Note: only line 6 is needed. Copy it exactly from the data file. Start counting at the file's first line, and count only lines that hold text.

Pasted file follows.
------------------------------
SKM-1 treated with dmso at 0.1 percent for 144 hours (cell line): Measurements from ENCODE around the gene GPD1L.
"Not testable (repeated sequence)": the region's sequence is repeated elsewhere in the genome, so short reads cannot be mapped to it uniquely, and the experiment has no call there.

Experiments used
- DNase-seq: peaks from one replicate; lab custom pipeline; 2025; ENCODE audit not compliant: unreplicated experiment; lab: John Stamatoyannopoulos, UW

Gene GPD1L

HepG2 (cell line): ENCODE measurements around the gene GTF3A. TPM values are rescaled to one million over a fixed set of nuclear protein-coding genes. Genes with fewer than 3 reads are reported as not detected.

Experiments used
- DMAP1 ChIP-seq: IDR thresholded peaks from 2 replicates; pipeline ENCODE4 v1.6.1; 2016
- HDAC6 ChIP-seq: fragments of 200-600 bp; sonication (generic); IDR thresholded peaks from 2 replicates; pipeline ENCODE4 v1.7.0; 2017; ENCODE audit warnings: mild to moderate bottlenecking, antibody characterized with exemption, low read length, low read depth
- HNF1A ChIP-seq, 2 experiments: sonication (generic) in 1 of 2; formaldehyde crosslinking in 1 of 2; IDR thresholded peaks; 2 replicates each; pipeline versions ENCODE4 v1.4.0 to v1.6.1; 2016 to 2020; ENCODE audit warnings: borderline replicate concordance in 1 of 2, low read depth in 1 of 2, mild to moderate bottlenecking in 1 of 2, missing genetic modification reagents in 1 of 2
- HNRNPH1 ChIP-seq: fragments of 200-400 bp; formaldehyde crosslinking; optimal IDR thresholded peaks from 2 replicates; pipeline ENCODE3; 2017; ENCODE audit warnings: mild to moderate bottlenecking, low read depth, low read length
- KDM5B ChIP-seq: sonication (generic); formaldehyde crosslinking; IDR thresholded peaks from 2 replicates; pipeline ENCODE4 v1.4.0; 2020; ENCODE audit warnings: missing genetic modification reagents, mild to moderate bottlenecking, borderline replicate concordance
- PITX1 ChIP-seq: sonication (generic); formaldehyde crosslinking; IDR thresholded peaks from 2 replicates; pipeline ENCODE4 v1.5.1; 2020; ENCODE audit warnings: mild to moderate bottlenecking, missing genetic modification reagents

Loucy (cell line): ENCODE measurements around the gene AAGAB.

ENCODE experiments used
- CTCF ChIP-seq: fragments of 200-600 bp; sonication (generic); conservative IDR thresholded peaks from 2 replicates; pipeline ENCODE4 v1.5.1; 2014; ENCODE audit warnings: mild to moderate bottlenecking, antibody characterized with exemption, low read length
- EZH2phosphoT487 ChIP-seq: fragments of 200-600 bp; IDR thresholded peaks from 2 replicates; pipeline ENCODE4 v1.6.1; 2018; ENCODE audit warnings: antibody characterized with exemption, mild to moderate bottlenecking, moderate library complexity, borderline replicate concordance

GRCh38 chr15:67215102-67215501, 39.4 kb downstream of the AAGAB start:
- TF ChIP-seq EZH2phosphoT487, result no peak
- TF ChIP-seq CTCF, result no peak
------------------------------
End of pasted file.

HepG2 (cell line): ENCODE measurements around the gene GTF3A. TPM values are rescaled to one million over a fixed set of nuclear protein-coding genes. Genes with fewer than 3 reads are reported as not detected.